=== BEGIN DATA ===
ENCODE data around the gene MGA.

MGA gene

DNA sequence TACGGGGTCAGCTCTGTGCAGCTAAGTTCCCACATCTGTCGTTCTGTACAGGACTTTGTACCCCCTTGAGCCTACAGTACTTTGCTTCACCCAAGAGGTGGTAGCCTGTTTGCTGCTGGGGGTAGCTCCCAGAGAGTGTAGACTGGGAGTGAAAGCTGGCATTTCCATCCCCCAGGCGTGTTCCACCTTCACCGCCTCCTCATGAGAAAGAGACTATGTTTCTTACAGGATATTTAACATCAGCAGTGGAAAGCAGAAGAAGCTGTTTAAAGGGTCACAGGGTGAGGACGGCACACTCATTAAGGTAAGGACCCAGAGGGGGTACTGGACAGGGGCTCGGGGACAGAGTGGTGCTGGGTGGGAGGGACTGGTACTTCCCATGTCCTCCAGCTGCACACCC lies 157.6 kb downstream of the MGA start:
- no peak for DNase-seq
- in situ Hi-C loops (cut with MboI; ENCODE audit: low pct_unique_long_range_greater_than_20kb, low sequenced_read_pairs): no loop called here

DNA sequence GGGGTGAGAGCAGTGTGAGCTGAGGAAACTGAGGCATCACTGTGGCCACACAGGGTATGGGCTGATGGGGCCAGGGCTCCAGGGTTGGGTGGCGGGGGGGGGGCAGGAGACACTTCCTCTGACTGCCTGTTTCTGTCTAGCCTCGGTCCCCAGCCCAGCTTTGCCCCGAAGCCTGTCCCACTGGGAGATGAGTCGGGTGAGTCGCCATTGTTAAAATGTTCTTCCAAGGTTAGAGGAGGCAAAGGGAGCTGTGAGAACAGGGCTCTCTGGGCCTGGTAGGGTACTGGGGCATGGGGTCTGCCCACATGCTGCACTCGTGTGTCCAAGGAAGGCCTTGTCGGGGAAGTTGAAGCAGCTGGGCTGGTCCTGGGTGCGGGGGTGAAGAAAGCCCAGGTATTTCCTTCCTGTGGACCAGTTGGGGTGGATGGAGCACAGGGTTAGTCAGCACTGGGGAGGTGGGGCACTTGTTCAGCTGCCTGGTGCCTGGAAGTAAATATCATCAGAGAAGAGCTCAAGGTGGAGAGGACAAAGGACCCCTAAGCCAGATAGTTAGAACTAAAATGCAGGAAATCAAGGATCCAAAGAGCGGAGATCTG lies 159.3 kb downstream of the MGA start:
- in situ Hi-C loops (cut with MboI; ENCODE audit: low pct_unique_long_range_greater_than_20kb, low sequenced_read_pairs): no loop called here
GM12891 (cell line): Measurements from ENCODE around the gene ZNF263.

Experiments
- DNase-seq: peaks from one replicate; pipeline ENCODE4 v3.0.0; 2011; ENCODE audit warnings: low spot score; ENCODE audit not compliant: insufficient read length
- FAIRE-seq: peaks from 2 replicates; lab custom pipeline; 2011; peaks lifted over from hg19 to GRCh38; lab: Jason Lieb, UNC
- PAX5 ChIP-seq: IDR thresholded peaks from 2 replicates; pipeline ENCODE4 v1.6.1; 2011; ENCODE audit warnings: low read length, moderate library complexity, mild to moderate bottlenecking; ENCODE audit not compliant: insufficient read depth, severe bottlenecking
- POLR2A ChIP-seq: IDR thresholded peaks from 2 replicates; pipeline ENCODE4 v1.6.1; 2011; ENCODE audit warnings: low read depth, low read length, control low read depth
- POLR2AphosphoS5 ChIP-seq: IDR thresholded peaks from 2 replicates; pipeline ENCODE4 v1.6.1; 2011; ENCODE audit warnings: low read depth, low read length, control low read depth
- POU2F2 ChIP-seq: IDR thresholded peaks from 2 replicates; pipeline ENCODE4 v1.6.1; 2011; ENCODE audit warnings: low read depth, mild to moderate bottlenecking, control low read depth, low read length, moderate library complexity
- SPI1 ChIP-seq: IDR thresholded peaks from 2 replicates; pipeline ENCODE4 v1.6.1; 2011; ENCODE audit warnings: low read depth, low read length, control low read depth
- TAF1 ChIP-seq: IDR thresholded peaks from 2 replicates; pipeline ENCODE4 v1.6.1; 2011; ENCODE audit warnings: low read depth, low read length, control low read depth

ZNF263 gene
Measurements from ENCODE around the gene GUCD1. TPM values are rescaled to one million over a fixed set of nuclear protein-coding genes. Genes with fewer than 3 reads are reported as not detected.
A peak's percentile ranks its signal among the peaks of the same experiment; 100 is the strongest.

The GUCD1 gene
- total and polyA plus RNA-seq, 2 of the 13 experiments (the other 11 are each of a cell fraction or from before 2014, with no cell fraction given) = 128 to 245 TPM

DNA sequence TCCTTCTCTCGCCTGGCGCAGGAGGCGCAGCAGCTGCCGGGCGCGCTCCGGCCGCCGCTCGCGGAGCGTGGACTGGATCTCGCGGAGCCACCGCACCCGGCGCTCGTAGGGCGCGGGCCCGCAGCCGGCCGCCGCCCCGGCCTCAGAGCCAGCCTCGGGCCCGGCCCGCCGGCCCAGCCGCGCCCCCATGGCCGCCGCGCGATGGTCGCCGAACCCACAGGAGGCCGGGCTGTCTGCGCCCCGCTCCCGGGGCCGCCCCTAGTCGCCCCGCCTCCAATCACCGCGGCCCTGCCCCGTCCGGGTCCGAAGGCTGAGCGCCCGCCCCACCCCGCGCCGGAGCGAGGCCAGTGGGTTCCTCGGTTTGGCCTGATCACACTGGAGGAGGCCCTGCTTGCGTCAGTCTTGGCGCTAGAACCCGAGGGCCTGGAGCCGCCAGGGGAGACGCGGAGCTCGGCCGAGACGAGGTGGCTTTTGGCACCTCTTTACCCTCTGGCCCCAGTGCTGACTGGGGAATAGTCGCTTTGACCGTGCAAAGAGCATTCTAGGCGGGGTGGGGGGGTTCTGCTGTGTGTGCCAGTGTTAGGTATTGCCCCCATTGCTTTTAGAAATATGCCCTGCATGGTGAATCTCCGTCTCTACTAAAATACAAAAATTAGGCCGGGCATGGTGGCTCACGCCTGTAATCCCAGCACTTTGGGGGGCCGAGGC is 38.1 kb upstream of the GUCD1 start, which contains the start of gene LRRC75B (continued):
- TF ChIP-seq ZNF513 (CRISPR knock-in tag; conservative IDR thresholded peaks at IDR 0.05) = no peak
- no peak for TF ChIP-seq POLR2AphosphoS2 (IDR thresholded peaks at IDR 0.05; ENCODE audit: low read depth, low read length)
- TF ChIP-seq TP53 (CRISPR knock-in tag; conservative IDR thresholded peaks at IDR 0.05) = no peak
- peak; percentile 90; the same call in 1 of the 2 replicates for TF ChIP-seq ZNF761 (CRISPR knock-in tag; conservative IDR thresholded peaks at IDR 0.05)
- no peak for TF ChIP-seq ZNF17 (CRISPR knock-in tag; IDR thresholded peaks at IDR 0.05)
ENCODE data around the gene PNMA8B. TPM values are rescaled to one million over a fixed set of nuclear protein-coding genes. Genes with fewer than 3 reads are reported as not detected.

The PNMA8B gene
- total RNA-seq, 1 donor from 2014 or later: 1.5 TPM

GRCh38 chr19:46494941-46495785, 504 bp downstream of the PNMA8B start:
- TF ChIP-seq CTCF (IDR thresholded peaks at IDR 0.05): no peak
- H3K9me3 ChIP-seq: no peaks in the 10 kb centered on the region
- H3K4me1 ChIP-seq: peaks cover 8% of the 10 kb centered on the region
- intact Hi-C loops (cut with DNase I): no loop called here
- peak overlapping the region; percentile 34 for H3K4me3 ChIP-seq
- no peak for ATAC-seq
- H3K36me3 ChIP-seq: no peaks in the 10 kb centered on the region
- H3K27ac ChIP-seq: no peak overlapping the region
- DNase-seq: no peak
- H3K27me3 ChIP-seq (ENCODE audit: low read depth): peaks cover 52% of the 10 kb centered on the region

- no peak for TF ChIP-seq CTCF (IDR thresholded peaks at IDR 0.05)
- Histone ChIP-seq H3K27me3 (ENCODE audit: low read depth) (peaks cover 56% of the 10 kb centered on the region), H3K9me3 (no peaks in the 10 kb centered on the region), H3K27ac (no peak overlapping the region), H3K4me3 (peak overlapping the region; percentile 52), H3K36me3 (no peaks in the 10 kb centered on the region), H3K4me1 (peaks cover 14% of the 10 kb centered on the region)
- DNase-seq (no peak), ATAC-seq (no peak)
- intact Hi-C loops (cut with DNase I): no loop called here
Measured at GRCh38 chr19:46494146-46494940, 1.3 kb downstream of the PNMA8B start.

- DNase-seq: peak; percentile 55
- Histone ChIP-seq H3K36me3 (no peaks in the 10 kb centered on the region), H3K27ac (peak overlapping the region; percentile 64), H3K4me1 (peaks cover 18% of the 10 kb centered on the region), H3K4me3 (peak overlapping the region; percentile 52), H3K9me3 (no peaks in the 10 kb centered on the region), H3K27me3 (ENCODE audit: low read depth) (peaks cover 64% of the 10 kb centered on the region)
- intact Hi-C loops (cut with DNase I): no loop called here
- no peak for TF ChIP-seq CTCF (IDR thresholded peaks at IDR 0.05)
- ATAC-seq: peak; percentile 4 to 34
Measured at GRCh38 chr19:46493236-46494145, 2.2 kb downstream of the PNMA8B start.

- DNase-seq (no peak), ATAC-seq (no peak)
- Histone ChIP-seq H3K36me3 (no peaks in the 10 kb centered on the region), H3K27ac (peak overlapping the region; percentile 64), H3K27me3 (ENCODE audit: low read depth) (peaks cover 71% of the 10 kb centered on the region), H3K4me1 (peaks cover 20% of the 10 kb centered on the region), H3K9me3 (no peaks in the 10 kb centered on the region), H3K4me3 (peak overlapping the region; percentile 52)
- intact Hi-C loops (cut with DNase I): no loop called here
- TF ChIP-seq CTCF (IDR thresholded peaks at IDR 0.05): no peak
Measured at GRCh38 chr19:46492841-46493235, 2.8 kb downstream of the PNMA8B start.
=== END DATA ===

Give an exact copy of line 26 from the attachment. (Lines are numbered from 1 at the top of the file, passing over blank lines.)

- TF ChIP-seq TP53 (CRISPR knock-in tag; conservative IDR thresholded peaks at IDR 0.05) = no peak